In response to last week’s blog on Chancellor Chandler’s opinion in In re: Appraisal of Transkaryotic Therapies, Inc., an anonymous member weighed in: “By describing DTC as essentially a black box stuffed with untraceable, fungible share, I think the decision ignores the high likelihood/practical necessity that, in order to properly allocate the right to demand appraisal, DTC, its participant members, and the brokers/persons on whose behalf they act as nominees must have policies and procedures that require the persons they act for to demonstrate ownership as of the record date.
Consider if DTC did receive requests that Cede demand appraisal with respect to more shares than were eligible (on deposit with DTC and not voted in favor of the merger). DTC would check its records and could deny appraisal by participant members in excess of the number of shares such participant had on deposit as of the record date and had not voted in favor of the merger. The participant would then have to engage in the same process and could deny appraisal by persons on whose behalf it acts as nominee in excess of the number of shares such person owned through the participant as of the record date and had not voted in favor of the merger.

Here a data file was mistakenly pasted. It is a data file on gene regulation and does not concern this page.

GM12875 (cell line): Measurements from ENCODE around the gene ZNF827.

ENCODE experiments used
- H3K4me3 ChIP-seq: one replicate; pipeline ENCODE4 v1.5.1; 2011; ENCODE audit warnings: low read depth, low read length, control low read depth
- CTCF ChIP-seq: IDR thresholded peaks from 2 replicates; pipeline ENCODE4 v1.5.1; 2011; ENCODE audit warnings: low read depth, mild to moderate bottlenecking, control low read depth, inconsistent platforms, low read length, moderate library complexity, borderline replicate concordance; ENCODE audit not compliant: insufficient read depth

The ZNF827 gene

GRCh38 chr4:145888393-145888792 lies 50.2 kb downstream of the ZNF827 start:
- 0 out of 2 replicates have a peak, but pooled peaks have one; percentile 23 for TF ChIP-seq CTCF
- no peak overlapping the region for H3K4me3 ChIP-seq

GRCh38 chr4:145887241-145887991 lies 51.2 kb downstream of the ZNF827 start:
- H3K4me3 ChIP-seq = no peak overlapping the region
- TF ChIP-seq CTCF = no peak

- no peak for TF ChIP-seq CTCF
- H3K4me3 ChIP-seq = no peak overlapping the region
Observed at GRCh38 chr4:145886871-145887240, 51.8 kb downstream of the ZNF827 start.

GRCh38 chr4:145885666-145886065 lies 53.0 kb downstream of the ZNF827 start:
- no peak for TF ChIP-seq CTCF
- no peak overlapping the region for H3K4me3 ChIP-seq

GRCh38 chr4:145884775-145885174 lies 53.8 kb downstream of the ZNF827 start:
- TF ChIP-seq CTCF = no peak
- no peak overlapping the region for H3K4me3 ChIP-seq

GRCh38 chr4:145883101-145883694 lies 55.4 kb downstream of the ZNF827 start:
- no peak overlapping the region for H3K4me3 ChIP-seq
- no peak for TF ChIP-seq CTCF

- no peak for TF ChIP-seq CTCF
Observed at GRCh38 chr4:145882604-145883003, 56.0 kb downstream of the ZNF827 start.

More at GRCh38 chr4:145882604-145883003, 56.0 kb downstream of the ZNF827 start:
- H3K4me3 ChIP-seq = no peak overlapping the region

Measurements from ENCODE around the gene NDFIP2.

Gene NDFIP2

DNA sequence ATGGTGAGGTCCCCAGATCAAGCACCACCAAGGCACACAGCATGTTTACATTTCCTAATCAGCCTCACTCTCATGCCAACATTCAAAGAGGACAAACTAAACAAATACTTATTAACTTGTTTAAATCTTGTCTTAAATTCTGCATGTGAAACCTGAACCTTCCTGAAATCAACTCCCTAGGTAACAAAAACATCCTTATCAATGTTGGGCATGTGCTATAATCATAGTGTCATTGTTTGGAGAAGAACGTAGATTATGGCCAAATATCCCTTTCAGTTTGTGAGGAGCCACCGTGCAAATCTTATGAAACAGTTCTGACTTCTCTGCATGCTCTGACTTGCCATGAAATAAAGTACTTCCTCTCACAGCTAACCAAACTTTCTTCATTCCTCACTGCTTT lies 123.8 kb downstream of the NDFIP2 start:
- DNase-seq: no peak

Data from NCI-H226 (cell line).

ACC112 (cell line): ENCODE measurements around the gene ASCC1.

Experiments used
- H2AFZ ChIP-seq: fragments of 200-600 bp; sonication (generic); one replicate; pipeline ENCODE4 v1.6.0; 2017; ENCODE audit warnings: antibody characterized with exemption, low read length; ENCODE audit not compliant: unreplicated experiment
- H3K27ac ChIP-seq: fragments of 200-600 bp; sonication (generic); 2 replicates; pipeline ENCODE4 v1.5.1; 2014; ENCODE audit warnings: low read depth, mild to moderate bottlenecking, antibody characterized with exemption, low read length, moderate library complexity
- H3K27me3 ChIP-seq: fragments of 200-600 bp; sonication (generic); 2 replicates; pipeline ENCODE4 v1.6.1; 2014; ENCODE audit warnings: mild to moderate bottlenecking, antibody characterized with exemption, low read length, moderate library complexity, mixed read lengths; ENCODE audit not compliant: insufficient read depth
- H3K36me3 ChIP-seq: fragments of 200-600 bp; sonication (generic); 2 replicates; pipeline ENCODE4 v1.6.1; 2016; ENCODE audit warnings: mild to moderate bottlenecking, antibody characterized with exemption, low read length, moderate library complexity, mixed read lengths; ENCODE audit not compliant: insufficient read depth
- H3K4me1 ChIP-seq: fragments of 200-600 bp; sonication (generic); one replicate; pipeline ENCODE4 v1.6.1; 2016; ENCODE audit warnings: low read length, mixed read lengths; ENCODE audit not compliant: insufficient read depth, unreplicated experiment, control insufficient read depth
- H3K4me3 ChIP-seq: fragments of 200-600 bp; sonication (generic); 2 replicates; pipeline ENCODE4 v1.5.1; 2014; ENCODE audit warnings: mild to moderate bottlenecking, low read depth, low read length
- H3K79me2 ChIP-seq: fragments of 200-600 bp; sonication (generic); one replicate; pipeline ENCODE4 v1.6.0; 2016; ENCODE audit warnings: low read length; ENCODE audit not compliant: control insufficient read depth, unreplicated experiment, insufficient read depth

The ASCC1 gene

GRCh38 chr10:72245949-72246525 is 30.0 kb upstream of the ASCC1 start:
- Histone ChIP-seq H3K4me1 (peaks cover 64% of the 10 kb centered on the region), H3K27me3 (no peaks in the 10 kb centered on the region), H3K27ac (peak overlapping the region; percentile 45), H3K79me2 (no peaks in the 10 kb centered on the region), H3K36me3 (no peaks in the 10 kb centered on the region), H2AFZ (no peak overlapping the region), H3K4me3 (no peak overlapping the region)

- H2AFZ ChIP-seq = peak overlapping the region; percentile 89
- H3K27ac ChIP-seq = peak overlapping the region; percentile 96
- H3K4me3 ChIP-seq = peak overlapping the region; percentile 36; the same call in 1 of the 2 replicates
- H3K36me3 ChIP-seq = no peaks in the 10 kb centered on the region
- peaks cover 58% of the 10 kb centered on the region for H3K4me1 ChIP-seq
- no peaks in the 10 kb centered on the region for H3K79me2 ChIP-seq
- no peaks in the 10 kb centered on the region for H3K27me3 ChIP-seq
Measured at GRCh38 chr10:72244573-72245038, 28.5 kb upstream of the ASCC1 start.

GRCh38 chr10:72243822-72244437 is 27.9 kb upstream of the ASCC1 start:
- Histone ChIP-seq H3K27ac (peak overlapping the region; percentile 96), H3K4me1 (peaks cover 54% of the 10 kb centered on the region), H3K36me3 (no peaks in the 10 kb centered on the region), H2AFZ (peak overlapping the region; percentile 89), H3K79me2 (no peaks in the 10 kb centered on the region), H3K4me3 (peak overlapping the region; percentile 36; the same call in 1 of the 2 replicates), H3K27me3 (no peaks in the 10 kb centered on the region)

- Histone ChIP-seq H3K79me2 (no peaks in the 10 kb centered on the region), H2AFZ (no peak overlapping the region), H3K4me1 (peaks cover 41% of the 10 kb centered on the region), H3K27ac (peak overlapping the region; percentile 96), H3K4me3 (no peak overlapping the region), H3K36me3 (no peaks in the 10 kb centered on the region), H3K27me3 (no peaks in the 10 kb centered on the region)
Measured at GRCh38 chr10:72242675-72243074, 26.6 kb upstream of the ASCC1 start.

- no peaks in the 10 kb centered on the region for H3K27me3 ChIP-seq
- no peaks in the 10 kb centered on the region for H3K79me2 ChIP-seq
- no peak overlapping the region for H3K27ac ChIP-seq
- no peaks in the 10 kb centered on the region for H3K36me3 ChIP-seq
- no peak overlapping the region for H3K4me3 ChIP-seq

All that being said, as Travis correctly points out, such an excess demand for appraisal is not often likely given the number of dead shares which effectively gives aggressive stockholders a free ride to demand appraisal with respect to shares in excess of the shares they owned as of the record date.”
Does anyone know what DTC would do if the number of appraisals demanded by members exceeded the number of shares it had not voted in favor?